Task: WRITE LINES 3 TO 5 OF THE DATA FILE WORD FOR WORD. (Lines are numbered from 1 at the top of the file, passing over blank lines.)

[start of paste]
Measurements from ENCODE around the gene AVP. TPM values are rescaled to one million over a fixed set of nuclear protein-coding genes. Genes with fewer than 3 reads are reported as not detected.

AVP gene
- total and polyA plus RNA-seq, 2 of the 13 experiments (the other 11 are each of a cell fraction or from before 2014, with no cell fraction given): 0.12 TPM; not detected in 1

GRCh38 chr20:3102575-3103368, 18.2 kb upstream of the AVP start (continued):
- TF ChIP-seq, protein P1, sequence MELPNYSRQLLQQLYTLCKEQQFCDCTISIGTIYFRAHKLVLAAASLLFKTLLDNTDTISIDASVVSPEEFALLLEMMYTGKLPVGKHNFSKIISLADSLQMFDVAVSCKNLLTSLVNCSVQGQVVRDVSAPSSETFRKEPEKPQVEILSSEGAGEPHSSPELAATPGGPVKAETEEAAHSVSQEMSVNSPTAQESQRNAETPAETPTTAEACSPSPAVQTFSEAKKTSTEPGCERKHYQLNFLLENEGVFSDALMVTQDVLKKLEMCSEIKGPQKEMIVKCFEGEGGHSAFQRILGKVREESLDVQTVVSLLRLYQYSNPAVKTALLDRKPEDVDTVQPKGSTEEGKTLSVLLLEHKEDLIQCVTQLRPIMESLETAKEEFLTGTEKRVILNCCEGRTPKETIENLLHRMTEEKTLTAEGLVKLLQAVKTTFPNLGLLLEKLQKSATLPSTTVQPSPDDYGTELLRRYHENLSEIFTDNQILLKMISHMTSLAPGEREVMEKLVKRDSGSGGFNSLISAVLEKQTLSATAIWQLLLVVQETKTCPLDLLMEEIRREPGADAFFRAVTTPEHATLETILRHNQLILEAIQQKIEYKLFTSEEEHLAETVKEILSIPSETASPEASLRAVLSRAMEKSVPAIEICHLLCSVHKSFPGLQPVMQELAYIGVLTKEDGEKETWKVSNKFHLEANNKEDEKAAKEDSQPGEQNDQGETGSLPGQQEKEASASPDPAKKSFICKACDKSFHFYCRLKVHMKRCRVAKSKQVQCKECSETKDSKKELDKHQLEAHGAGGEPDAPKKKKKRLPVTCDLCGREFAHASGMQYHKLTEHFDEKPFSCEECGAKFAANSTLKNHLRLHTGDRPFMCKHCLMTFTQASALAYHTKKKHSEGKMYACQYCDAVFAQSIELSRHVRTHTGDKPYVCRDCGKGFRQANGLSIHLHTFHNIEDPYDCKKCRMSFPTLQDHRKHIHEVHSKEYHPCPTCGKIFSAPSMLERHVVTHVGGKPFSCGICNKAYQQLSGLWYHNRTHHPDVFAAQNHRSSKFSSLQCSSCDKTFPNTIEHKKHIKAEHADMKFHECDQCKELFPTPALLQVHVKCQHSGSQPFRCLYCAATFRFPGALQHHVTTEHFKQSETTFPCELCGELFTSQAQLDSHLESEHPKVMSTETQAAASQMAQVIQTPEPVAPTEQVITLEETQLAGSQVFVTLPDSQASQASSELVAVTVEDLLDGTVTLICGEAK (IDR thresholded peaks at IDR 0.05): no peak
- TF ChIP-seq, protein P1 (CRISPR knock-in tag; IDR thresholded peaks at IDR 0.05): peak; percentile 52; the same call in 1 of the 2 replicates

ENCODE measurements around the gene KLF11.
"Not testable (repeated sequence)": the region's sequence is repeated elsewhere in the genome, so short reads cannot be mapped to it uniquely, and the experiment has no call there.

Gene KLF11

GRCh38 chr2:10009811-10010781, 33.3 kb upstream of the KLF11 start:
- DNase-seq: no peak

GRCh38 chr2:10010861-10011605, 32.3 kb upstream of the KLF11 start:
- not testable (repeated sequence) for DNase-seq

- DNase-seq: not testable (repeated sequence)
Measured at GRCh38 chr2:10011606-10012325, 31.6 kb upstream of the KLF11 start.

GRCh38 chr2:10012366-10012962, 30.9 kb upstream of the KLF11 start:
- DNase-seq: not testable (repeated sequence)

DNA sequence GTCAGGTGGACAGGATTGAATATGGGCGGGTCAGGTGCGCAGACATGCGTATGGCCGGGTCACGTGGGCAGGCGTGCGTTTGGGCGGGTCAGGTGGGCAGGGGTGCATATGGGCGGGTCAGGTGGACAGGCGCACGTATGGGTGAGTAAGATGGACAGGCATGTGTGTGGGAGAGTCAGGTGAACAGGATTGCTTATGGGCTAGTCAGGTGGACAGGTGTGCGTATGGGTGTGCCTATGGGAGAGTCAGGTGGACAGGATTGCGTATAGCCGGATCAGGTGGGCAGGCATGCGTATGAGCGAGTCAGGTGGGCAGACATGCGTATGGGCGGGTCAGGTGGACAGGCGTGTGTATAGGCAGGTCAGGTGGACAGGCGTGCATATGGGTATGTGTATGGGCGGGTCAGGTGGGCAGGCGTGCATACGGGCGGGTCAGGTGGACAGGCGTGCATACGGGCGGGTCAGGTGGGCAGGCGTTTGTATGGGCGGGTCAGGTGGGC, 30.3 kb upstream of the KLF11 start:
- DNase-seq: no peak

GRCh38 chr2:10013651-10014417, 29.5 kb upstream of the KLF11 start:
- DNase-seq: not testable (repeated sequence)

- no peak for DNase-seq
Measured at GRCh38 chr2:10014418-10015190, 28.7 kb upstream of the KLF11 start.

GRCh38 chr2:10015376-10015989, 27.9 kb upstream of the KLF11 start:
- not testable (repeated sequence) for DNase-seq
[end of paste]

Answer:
- total and polyA plus RNA-seq, 2 of the 13 experiments (the other 11 are each of a cell fraction or from before 2014, with no cell fraction given): 0.12 TPM; not detected in 1

GRCh38 chr20:3102575-3103368, 18.2 kb upstream of the AVP start (continued):
- TF ChIP-seq, protein P1, sequence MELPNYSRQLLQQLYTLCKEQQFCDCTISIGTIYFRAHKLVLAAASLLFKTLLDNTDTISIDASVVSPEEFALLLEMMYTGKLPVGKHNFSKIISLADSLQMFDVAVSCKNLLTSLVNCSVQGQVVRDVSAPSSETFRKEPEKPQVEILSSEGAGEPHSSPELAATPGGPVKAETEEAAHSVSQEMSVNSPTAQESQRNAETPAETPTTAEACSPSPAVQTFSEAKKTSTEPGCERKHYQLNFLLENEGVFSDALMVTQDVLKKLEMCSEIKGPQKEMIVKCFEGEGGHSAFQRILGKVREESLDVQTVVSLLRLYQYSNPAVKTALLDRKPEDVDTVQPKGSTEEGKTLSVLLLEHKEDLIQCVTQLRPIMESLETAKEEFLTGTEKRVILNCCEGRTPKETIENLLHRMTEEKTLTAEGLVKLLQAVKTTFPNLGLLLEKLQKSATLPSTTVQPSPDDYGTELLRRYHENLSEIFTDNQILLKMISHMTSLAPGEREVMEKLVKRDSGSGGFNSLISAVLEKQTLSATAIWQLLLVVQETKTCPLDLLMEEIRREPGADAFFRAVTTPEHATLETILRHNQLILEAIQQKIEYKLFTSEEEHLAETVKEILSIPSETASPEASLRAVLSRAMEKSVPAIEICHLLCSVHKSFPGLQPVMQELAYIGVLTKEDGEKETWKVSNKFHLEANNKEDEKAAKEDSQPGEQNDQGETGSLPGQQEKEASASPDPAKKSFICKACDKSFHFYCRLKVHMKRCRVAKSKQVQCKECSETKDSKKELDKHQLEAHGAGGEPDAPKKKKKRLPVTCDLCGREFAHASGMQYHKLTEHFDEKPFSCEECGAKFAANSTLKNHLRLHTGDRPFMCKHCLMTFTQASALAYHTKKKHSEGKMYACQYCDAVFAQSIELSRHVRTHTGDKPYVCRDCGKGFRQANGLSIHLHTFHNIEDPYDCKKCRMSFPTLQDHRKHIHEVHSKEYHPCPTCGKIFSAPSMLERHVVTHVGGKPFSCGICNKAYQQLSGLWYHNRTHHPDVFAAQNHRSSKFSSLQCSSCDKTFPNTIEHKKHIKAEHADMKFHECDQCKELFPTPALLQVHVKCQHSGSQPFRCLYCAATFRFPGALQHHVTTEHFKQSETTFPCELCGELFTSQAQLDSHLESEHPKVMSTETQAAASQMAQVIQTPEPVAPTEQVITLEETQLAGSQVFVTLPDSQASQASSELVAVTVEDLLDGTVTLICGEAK (IDR thresholded peaks at IDR 0.05): no peak